Football: Euro 2000: Wembley's night of passion belongs to Scots

England hold out to book their place at next year's European Championship but Craig Brown's men show great heart to triumph in adversity
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IF EVER a football match could be described as enthralling without being remotely impressive, it was the conclusive meeting between England and Scotland at Wembley last night. This little local dispute produced the expected thud and blunder, but although Don Hutchison's goal just before half-time provided a kick to the narrative at just the right moment, Scotland were never quite good enough to take the next step.

Not that they would have needed to be all that good. As England proceed to the finals of Euro 2000, which will provide an intense sensation of relief to the Football Association and their sponsors, the news will hardly strike fear into the hearts of the team's potential rivals next summer. Kevin Keegan's claim that the side which flirted with elimination is capable of winning the tournament appears to have little factual basis.

At least Scotland, written off after that pallid second-half performance at Hampden Park, did themselves justice with a wholehearted performance. Had Christian Dailly's point-blank header not produced a magnificent instinctive block from David Seaman in the 80th minute, it might even have had the chance to assume historic proportions. But England did the minimum, which all their supporters have a right to expect just now.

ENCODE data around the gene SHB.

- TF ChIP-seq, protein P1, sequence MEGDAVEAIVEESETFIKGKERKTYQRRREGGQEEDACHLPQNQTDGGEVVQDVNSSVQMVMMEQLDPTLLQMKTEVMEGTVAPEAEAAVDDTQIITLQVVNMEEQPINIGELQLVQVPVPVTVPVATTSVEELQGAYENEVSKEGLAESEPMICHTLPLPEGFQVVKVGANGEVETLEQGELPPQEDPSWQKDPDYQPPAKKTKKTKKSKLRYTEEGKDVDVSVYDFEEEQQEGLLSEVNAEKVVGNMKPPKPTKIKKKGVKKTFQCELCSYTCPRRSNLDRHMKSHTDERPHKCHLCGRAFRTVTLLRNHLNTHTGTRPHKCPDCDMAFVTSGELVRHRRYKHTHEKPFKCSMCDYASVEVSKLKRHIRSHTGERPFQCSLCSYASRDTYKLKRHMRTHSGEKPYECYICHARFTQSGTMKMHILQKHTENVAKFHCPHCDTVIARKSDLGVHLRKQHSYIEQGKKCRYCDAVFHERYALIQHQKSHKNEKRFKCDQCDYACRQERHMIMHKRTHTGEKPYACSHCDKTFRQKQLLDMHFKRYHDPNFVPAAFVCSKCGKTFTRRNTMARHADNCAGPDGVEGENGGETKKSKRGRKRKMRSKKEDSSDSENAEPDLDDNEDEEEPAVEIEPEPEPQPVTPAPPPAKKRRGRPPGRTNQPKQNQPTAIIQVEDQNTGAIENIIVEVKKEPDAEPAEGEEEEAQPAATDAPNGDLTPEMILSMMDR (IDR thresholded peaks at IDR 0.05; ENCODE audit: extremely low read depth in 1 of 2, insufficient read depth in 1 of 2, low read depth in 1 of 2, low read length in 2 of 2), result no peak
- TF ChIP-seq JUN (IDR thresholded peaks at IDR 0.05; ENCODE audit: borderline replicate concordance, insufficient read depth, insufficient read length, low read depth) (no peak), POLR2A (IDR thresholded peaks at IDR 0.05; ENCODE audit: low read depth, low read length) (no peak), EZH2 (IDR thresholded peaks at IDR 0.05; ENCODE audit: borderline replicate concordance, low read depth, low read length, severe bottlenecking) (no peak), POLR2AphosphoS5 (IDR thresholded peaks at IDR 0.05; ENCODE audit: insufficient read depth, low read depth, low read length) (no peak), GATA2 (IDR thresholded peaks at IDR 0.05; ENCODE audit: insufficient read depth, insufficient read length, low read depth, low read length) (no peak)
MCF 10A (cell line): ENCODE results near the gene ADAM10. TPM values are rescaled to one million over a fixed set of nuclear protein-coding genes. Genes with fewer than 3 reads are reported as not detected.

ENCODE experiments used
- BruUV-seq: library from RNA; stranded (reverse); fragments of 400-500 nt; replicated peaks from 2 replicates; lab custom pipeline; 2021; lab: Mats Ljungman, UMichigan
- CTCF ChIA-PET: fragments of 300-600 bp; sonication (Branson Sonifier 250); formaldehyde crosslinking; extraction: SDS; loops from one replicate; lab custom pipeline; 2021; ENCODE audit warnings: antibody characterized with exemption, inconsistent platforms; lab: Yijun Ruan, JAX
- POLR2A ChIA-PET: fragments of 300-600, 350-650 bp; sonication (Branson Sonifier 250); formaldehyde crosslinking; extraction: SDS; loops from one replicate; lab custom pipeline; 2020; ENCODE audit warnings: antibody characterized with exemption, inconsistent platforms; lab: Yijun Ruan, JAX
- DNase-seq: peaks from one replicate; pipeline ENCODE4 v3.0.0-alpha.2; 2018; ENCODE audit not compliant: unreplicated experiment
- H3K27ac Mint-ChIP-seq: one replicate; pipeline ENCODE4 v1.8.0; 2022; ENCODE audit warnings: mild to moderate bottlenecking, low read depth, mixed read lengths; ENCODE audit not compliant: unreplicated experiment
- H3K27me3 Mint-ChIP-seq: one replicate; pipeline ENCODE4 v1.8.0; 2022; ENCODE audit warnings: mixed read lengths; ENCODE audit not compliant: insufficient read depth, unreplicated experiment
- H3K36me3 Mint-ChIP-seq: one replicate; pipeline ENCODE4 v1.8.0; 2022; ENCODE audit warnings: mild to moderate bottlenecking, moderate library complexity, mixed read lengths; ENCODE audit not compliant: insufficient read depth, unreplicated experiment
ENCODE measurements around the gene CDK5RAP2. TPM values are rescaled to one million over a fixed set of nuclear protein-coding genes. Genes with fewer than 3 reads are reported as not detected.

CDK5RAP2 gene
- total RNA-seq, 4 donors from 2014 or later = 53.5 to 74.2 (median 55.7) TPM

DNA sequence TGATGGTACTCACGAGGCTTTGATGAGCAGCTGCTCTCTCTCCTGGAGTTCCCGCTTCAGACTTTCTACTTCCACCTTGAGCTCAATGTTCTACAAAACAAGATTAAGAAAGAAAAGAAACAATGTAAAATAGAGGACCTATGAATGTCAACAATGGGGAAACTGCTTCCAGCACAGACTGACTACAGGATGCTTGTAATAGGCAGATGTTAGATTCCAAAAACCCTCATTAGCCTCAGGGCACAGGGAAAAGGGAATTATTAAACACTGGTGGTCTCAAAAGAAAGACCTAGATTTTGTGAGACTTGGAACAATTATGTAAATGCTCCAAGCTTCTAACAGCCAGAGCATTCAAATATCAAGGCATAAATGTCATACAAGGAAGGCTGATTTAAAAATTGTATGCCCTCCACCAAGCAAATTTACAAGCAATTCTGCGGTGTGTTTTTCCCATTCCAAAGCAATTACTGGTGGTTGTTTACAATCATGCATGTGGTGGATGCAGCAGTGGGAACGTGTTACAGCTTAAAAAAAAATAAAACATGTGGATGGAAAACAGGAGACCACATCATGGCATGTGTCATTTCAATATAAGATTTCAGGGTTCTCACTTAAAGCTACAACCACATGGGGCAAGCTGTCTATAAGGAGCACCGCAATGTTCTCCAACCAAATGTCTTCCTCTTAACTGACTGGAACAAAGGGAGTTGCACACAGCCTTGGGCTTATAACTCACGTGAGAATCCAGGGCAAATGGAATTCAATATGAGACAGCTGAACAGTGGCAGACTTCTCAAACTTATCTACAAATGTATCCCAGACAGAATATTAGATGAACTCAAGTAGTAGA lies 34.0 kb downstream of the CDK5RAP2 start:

There had not been such passion in an English stadium since France and the All Blacks fought it out at Twickenham two and a half weeks ago, and probably not in a match involving an England side since the Euro 96 semi- final against Germany. And, try as they might, almost 70,000 England supporters could not avenge themselves for last Saturday's insult by whistling down the sound of 6,000 Scots singing their strangely dolorous national hymn.

The spirit of the Scottish players was also immediately in evidence when Hutchison tested the referee's indulgence in the second minute by sliding through Paul Scholes and Paul Ince in the space of a few seconds. Although lining up alongside Billy Dodds and Neil McCann in the front line of an aggressive 4-3-3 formation, Hutchison was clearly of a mind not to neglect the destructive instinct which can give a distinctly unappealing aspect to his game.

Initially looking comfortable with their two-goal lead, England reacted to the Scots' frenetic opening with several passages of stylish approach play from which scoring chances soon emerged. Sol Campbell's resourceful dribble down the right deserved a better ending than Alan Shearer's woeful miskick, while Michael Owen tried to be too cute when, having beaten Hutchison and taken the ball to the byline on the left-hand side of the goal, he attempted to find Shearer with the outside of his right foot but scooped the ball over the bar. Scholes might have killed the match stone dead in the ninth minute when he profited from Hendry's failure to clear Shearer's low cross but shot just wide of the right-hand post.